WASHINGTON/SAN FRANCISCO (Reuters) – Tesla Inc and Elon Musk have agreed to pay a $20 million fine each to financial regulators, and the South African born and raised billionaire will step down as the company’s chairman… but remain as chief executive, under a settlement that caps a tumultuous two months for the carmaker.
The securities fraud agreement, disclosed by the U.S. Securities and Exchange Commission (SEC) on Saturday, will come as a relief to investors, who had worried that a lengthy legal fight would only further hurt the loss-making electric car company.
The SEC on Thursday charged the 47-year-old SA expat with misleading investors with tweets on Aug. 7 that said he was considering taking Tesla private at $420 a share and had secured funding. The tweets had no basis in fact, and the ensuing market chaos hurt investors, it claimed.
Investors and corporate governance experts said the agreement could strengthen Tesla, which has been bruised by Musk’s recent behaviour, which included smoking marijuana and wielding a sword on a webcast, and verbally attacking a British rescue diver via Twitter.
The settlement should place more oversight on Musk while not taking the “devastating” measure of forcing him out, said the director of a company which owns shares in Tesla battery maker Panasonic Corp.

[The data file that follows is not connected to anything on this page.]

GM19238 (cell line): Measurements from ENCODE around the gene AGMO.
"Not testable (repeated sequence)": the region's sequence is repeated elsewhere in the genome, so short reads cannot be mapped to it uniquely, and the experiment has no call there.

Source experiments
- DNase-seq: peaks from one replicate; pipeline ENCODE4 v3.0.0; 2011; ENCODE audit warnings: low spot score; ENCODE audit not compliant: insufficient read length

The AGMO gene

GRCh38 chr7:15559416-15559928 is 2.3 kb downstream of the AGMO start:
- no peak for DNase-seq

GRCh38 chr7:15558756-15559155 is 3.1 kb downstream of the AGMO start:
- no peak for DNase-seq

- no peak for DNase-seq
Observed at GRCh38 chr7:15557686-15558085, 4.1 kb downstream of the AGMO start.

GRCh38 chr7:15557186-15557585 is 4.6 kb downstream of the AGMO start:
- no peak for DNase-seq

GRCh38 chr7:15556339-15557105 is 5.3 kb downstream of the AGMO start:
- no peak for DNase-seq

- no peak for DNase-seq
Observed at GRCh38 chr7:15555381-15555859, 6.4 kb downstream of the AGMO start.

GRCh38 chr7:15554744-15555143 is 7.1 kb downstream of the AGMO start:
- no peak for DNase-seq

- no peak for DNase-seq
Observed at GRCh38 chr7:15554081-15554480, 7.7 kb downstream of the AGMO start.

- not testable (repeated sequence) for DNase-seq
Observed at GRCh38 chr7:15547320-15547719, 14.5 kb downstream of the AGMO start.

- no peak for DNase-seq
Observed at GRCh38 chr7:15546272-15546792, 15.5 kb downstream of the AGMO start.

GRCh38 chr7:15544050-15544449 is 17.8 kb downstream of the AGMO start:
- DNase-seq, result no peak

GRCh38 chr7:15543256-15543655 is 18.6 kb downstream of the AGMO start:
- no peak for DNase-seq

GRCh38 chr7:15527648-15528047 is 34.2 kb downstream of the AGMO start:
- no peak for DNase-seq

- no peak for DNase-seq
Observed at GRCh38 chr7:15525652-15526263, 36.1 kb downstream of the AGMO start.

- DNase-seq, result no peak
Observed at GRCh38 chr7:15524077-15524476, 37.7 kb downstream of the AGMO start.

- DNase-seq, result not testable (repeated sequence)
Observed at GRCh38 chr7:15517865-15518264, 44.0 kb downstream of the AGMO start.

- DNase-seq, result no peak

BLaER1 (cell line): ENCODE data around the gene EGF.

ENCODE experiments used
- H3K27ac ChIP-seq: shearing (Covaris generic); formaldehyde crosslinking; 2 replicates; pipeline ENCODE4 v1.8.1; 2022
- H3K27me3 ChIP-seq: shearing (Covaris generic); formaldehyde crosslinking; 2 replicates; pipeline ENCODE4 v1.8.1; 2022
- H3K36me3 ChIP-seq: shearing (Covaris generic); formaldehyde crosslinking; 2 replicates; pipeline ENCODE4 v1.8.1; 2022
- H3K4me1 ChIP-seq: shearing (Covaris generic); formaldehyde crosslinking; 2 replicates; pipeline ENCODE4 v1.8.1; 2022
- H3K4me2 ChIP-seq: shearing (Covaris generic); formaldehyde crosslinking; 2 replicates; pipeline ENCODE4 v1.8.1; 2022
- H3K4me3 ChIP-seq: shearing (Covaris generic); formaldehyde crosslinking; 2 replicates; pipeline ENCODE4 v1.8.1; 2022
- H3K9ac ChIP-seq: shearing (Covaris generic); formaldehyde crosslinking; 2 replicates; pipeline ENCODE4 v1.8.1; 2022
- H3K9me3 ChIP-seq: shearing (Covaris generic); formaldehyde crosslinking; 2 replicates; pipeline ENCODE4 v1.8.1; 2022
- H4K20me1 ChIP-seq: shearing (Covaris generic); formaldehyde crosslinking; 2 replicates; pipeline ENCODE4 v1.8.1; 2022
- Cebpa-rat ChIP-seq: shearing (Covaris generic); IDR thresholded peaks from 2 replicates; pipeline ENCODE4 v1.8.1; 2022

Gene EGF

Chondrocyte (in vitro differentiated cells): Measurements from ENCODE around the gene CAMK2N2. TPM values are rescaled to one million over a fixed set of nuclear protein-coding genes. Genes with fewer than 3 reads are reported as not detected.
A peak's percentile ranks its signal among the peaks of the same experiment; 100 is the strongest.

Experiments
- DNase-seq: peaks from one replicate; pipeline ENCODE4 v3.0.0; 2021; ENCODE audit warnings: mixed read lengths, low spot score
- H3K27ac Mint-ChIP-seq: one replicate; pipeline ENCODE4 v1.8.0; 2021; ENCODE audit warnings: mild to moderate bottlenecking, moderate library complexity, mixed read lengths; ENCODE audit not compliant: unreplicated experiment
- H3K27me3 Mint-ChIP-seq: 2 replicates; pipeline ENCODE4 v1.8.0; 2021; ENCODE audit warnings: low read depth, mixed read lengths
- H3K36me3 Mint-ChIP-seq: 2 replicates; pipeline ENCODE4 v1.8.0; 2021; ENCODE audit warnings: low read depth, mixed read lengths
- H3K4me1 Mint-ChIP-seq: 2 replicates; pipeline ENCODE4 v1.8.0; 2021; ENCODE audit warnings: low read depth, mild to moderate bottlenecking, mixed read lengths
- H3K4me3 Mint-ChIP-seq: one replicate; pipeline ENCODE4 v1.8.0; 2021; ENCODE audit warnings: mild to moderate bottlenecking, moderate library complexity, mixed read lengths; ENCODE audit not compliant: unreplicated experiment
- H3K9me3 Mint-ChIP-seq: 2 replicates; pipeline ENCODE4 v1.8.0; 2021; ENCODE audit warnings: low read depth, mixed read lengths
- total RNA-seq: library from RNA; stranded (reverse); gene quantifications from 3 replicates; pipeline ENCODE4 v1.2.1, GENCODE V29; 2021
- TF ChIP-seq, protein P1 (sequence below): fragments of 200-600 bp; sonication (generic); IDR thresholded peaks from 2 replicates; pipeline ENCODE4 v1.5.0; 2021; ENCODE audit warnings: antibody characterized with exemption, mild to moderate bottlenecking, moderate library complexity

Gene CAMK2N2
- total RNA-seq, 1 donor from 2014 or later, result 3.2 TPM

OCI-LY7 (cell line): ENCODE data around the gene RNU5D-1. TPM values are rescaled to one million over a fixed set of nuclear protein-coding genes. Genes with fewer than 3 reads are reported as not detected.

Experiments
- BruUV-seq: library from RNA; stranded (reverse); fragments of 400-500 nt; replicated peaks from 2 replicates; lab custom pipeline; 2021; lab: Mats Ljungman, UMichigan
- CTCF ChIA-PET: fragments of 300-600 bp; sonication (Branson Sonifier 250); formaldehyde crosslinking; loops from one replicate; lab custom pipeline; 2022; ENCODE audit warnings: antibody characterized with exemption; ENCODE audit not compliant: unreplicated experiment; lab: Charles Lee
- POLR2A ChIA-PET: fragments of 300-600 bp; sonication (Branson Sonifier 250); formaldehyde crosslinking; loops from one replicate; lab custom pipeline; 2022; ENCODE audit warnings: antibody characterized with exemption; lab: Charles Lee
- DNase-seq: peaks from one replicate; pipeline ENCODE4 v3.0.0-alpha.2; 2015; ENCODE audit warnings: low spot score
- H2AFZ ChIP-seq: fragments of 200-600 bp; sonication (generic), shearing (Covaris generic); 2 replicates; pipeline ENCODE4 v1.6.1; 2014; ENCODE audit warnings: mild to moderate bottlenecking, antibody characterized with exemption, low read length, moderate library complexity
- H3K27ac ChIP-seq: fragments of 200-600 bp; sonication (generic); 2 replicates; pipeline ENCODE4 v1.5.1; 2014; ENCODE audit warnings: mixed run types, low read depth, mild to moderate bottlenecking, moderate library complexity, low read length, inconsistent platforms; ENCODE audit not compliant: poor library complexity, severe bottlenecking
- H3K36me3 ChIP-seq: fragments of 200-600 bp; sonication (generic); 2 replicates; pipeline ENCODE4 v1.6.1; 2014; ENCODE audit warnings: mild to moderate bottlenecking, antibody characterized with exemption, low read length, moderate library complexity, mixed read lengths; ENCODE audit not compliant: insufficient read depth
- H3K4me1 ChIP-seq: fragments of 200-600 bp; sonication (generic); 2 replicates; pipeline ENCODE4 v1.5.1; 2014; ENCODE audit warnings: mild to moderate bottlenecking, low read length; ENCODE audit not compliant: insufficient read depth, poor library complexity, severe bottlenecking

Tesla must appoint an independent chairman, two independent directors, and a board committee to set controls over Musk’s communications under the proposed agreement.
“The prompt resolution of this matter on the agreed terms is in the best interests of our markets and our investors, including the shareholders of Tesla,” SEC Chairman Jay Clayton said in a statement.
Thursday’s charges shaved about $7 billion off high-flying Tesla, knocking its market value to $45.2 billion on Friday, below General Motors Co’s $47.5 billion.
In the settlement, the agency pulled back from its demand that Musk, who is synonymous with the Tesla brand, be barred from running Tesla, a sanction that many investors said would be disastrous.
“I think this is the best possible outcome for everyone involved” said Ivan Feinseth of Tigress Financial Partners, who rates Tesla “neutral” and who called the SEC’s penalty “a slap on the wrist” for Musk.
“The fact that he can remain CEO is very important for the company.”
Neither Musk nor Tesla admitted or denied the SEC’s findings as part of the settlement, which still must be approved by a court. Tesla and Musk did not immediately respond to requests for comment.
The CEO, who has often turned to Twitter to promote Tesla and confront critics, said on Thursday that the SEC’s actions were unjustified. Tesla shares jumped after his Aug. 7 tweets, a blow to short-sellers betting on the stock’s decline.
As the public face of Tesla, Musk had gained legions of fans for his bold approach to business and technology. He used his Twitter account to promote the achievements of Tesla, his rocket launch company SpaceX, and other projects such as his tunnel venture, the Boring Co, to his nearly 23 million followers.
(Reporting by Michelle Price and Alexandria Sage; Additional reporting by Ross Kerber and Pete Schroeder; Editing by Marguerita Choy, Alistair Bell and Jenni Baxter)